October: Guest presenter Julie Taylor, a NASA educational liaison, gave a lesson on the Mars “Perseverance” Rover heading to Mars. Students created the rover using Rice Krispie treats and candies as they learned. Posted lessons included learning about the mission, “7 Minutes of Terror,” Jezero Crater, and the on-board helicopter “Ingenuity.” Students registered to have their names on the 2026 Mars Rover Mission. “We also found a photo-booth app on the NASA website,” the teacher said.

November and December: The program kept things fresh by offering variety. They created green and silver LVVA shirts. They had a bring a friend to zoom day. Held a virtual scavenger hunt. They handed out awards and raffle prizes for academic and work habits. Teachers taught “Christmas Around the World” lessons and students studied the Masters of the art world, which included Ms. O’s daughter Sierra teaching about Van Gogh and guiding students to create their own masterpieces. Mrs. Lazenby’s class studied about Etruscan, Greek, and Roman art and architecture. Students presented slideshows to teach the class what they had learned from further research.
Winter: Virtual Academy students participated in an “Adopt a Cow” program, continued drawing lessons with Mrs. Pennington, made Pi Day pies, studied bats, how snowflakes are formed, and Irish culture and dance. Josh Brander, an engineer, is a Lucerne Valley alumni who was a LVVA guest speaker.

February: Students participated in one-on-one tutoring in real time, they had special assignments to build mastery and virtually attended the Mojave Environmental Educational Consortium MEEC “Maker Faire” and held a Mars Rover Landing Watch Party on February 18 with guest teacher Julie Taylor. They held the “Egg Drop Challenge” in which students engineered a device that protects a raw egg in an 8-foot drop. They tested and incorporated improvements and then competed in various categories such as smallest, lightest, speed reduction, mechanical, most creative egg drop.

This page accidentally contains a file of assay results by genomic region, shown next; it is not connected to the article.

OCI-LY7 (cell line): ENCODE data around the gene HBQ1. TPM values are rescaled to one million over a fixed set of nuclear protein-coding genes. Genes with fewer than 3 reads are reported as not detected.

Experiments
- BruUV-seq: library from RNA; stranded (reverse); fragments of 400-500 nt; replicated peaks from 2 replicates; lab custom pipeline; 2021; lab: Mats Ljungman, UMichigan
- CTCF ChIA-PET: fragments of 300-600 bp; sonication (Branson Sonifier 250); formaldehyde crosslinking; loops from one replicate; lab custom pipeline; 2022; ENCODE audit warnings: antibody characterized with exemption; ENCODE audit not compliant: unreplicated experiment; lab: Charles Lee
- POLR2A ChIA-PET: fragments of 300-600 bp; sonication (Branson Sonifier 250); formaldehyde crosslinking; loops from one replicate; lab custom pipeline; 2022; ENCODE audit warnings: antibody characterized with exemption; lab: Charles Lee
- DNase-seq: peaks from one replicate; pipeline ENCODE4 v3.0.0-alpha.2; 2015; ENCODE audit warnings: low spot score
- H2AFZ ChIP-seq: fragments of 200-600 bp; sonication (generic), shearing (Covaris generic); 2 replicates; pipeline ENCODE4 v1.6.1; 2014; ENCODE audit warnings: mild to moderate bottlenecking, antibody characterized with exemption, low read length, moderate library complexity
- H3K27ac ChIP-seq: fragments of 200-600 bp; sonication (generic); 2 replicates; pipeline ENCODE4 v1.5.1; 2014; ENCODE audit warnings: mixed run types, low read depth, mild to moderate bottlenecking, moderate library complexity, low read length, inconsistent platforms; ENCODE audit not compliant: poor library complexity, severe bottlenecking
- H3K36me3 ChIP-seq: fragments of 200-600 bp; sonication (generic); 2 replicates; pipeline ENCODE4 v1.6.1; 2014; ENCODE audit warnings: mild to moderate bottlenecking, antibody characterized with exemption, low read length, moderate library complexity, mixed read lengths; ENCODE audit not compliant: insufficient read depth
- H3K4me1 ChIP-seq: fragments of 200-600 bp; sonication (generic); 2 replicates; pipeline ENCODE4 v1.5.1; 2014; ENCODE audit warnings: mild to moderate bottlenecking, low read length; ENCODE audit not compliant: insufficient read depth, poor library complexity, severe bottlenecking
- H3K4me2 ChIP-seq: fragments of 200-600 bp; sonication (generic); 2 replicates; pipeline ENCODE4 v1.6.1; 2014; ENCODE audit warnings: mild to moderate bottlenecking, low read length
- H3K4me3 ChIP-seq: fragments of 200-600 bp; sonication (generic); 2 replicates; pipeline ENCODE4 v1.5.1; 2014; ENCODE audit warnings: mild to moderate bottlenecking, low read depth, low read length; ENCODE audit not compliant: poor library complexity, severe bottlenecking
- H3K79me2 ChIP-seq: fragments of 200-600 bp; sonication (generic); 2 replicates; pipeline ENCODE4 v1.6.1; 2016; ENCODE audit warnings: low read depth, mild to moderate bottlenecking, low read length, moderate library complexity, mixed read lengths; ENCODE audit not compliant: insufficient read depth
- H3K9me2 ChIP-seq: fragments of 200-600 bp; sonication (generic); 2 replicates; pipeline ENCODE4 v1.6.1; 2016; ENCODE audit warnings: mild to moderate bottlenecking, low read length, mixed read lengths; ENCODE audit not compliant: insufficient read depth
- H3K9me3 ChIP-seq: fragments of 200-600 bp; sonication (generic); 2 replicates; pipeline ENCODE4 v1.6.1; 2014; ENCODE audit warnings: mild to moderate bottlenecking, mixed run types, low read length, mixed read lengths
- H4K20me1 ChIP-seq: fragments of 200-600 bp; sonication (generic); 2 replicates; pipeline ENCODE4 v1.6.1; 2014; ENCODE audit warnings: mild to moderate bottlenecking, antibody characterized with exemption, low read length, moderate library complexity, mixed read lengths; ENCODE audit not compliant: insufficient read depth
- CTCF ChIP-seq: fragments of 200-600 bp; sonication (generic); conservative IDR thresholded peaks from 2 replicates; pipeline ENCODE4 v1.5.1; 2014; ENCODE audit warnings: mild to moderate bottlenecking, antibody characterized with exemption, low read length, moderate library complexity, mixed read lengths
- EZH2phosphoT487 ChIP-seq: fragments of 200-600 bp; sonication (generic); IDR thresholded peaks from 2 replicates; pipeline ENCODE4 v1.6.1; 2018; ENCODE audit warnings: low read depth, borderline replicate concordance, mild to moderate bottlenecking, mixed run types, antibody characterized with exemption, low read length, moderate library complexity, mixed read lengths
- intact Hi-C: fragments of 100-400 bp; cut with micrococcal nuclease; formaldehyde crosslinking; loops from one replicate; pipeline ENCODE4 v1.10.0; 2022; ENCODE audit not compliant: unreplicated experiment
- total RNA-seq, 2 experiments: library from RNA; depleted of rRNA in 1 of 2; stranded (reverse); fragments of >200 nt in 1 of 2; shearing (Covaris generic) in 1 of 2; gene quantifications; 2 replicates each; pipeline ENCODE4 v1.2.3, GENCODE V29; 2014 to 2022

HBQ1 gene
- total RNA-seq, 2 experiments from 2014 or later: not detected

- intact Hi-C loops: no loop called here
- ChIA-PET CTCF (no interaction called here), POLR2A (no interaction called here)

Spring: The Virtual Academy guest speaker program continued with Dental Office Manager Stephanie Cervantes talking about the many opportunities in the dental field followed by a presentation by former LVES student Jordan Romero, who became the youngest person to climb Mount Everest. Jordan also climbed the Seven Summits. Fifty-six people participated via Zoom in Jordan’s presentation. Most recently TV writer Calvin Brown shared his expertise and and vast experience in a Zoom presentation for Virtual Academy students.
Summer: Even when school isn’t in session students will have a chance to continuing learning with a sunflower growing competition through the summer. Prior end of school the Lucerne Valley Virtual Academy community will hold an awards event.

Following Mrs. Eller’s presentation, Superintendent Peter Livingston commended the teachers and students. He also expressed his view that such a program provides families with an additional choice.
“Year one of a program like that is a tremendous first step,” Superintendent Peter Livingston said. “It speaks to school choice. Every school should be offering something like this, I think. Great job to Mary, Cindy, Chris and Naomi for taking this on and running with it.”